Keeping all that happy news in mind, market performance this morning is actually a lot better than you might expect. Equities in Asian markets were mixed with the Nikkei up nicely, +1.5%, but Shanghai slipping a bit, -0.2%. Another problem in Asia is Singapore, where early accolades about preventing the spread of Covid-19 have fallen by the wayside as the infection rate there spikes and previous efforts to reopen the economy are halted or reversed. Interestingly, the Asian PMI data was relatively much better than Europe, with Japanese Services data at 22.8. Turning to Europe, the picture remains mixed with the DAX (-0.3%) and FTSE 100 (-0.3%) slipping while the CAC (+0.1%) has managed to keep its head above water. The best performer on the Continent is Italy (+1.0%) as the ECB decision is seen as a win for all Italian markets. US futures markets are modestly negative at this time, but just 0.2% or so, thus it is hard to get a sense of the opening.
Bond markets are also having a mixed day, with the weakest links in Europe, the PIGS, all rallying smartly with yields lower by between 5bps (Italy) and 19bps (Greece). Treasury yields, however, have actually edged higher by a basis point, though still yield just 0.63%. And finally, the dollar, too, is having a mixed session. In the G10 bloc, the euro and Swiss franc are at the bottom of the list today, with Switzerland inextricably tied to the Eurozone and its foibles. On the plus side, NOK has jumped 1.0% as oil prices, after their early week collapse, are actually rebounding nicely this morning with WTI higher by 12.4% ($1.70/bbl), although still at just $15.50/bbl. Aussie (+0.6%) and Kiwi (+0.75%) are also in the green, as both have seen sharp recent declines moderate.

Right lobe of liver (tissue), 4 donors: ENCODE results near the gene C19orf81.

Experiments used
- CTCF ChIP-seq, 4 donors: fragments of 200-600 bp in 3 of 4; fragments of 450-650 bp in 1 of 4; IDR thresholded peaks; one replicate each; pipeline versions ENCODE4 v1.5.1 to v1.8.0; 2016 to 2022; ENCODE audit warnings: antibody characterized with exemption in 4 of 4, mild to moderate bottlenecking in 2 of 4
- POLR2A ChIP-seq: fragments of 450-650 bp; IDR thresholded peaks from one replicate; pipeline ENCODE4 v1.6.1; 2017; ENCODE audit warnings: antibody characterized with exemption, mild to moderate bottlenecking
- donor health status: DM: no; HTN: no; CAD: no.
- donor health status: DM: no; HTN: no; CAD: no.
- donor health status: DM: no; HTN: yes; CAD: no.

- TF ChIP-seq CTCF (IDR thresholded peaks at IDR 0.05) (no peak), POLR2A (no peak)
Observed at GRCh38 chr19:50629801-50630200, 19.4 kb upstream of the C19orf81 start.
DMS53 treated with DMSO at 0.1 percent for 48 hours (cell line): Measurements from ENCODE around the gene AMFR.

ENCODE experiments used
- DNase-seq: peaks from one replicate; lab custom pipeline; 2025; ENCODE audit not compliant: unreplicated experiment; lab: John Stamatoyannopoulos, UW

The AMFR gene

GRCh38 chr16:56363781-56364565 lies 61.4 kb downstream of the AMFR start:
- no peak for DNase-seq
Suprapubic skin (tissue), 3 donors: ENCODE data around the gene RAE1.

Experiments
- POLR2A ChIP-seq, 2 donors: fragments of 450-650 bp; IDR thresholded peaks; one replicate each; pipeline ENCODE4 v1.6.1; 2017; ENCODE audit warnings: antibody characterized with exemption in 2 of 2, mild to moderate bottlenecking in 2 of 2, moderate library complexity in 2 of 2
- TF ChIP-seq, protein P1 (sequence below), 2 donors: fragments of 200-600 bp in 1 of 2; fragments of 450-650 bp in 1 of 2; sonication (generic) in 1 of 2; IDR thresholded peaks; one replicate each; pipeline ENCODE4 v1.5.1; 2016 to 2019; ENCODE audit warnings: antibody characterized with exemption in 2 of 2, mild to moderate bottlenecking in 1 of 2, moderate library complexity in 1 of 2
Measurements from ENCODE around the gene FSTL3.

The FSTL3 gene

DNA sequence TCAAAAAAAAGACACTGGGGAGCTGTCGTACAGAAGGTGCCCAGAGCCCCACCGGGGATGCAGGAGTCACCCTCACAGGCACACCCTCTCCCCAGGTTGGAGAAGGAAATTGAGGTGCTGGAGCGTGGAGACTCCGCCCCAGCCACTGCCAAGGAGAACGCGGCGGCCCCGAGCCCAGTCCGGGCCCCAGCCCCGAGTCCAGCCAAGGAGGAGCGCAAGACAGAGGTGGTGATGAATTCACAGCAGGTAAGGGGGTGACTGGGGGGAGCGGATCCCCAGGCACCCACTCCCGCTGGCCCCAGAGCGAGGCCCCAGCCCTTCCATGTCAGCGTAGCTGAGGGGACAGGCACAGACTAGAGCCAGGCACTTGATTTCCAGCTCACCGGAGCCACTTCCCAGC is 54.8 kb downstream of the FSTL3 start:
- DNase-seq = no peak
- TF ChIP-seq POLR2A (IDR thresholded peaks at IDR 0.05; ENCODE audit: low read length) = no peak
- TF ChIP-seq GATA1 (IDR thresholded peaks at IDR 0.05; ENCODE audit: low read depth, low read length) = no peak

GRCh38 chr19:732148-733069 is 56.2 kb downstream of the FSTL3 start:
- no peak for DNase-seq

EMG currencies also present a mixed picture, with the ruble on top of the charts, +1.4%, on the strength of the oil market rebound. India’s rupee has also performed well overnight, rising 0.8%, as the market anticipates further monetary support from the Reserve bank there. While there are other gainers, none of the movement is significant. On the other side of the ledger, the CE4 are all under pressure, tracking the euro’s decline with the lot of them down between 0.3% and 0.5%. I must mention BRL as well, which while it hasn’t opened yet today, fell 2.6% yesterday as the market responded to BCB President Campos Neto indicating that further rate cuts were coming and that QE in the future is entirely realistic. The BRL carry trade has been devastated with the short-term Selic rate now sitting at 3.75%, and clearly with room to fall.
Aside from this morning’s Initial Claims data, we see Continuing Claims (exp 16.74M), which run at a one week lag, and then we get US PMI data (Mfg 35.0, Services 30.0) at 9:45. Finally at 10:00 comes New Home Sales, which are forecast to have declined by 16% in March to 644K.
The big picture remains that economic activity is still slowing down around the world with the reopening of economies still highly uncertain in terms of timing. Equity markets have been remarkable in their ability to ignore what have been historically awful economic outcomes, but at some point, I fear that the next leg lower will be coming. As to the dollar, it remains the haven of choice, and so is likely to remain well bid overall for the foreseeable future.
Good luck and stay safe